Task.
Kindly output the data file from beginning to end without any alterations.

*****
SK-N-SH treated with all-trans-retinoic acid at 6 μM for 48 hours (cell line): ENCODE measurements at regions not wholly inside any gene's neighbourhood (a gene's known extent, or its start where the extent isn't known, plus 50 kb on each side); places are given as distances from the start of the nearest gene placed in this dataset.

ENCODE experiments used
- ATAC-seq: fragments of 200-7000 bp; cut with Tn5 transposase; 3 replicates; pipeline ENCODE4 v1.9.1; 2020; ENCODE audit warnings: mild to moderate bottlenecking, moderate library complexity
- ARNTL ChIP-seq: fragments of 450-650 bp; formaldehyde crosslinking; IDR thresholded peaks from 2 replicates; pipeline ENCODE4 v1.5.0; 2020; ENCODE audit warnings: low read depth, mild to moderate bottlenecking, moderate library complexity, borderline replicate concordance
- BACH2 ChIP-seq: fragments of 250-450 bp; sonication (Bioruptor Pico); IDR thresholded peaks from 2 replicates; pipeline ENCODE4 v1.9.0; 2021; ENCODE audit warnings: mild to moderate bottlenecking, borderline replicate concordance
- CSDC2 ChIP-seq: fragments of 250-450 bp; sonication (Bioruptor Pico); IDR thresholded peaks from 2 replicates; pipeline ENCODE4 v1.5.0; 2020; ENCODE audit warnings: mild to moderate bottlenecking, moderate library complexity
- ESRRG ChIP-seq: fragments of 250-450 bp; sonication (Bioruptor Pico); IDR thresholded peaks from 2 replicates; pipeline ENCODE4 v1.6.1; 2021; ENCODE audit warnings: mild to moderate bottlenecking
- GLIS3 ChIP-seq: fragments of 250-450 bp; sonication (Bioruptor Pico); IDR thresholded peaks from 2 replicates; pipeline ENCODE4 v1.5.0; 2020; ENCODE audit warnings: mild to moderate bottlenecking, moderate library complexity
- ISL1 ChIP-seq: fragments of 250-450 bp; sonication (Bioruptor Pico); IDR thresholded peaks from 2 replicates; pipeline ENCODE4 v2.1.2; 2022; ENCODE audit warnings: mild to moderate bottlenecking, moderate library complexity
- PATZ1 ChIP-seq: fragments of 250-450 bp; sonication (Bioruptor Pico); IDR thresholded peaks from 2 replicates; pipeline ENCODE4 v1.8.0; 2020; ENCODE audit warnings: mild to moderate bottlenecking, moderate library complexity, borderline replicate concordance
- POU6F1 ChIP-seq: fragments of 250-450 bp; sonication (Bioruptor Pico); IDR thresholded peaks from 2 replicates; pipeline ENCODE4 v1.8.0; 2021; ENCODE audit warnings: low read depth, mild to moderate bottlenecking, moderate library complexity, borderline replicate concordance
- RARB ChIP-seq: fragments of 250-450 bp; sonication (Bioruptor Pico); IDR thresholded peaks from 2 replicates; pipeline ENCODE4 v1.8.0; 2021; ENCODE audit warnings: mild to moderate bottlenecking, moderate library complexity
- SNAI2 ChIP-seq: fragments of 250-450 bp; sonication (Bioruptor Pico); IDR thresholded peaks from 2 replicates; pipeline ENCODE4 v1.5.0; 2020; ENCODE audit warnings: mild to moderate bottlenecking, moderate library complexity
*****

SK-N-SH treated with all-trans-retinoic acid at 6 μM for 48 hours (cell line): ENCODE measurements at regions not wholly inside any gene's neighbourhood (a gene's known extent, or its start where the extent isn't known, plus 50 kb on each side); places are given as distances from the start of the nearest gene placed in this dataset.

ENCODE experiments used
- ATAC-seq: fragments of 200-7000 bp; cut with Tn5 transposase; 3 replicates; pipeline ENCODE4 v1.9.1; 2020; ENCODE audit warnings: mild to moderate bottlenecking, moderate library complexity
- ARNTL ChIP-seq: fragments of 450-650 bp; formaldehyde crosslinking; IDR thresholded peaks from 2 replicates; pipeline ENCODE4 v1.5.0; 2020; ENCODE audit warnings: low read depth, mild to moderate bottlenecking, moderate library complexity, borderline replicate concordance
- BACH2 ChIP-seq: fragments of 250-450 bp; sonication (Bioruptor Pico); IDR thresholded peaks from 2 replicates; pipeline ENCODE4 v1.9.0; 2021; ENCODE audit warnings: mild to moderate bottlenecking, borderline replicate concordance
- CSDC2 ChIP-seq: fragments of 250-450 bp; sonication (Bioruptor Pico); IDR thresholded peaks from 2 replicates; pipeline ENCODE4 v1.5.0; 2020; ENCODE audit warnings: mild to moderate bottlenecking, moderate library complexity
- ESRRG ChIP-seq: fragments of 250-450 bp; sonication (Bioruptor Pico); IDR thresholded peaks from 2 replicates; pipeline ENCODE4 v1.6.1; 2021; ENCODE audit warnings: mild to moderate bottlenecking
- GLIS3 ChIP-seq: fragments of 250-450 bp; sonication (Bioruptor Pico); IDR thresholded peaks from 2 replicates; pipeline ENCODE4 v1.5.0; 2020; ENCODE audit warnings: mild to moderate bottlenecking, moderate library complexity
- ISL1 ChIP-seq: fragments of 250-450 bp; sonication (Bioruptor Pico); IDR thresholded peaks from 2 replicates; pipeline ENCODE4 v2.1.2; 2022; ENCODE audit warnings: mild to moderate bottlenecking, moderate library complexity
- PATZ1 ChIP-seq: fragments of 250-450 bp; sonication (Bioruptor Pico); IDR thresholded peaks from 2 replicates; pipeline ENCODE4 v1.8.0; 2020; ENCODE audit warnings: mild to moderate bottlenecking, moderate library complexity, borderline replicate concordance
- POU6F1 ChIP-seq: fragments of 250-450 bp; sonication (Bioruptor Pico); IDR thresholded peaks from 2 replicates; pipeline ENCODE4 v1.8.0; 2021; ENCODE audit warnings: low read depth, mild to moderate bottlenecking, moderate library complexity, borderline replicate concordance
- RARB ChIP-seq: fragments of 250-450 bp; sonication (Bioruptor Pico); IDR thresholded peaks from 2 replicates; pipeline ENCODE4 v1.8.0; 2021; ENCODE audit warnings: mild to moderate bottlenecking, moderate library complexity
- SNAI2 ChIP-seq: fragments of 250-450 bp; sonication (Bioruptor Pico); IDR thresholded peaks from 2 replicates; pipeline ENCODE4 v1.5.0; 2020; ENCODE audit warnings: mild to moderate bottlenecking, moderate library complexity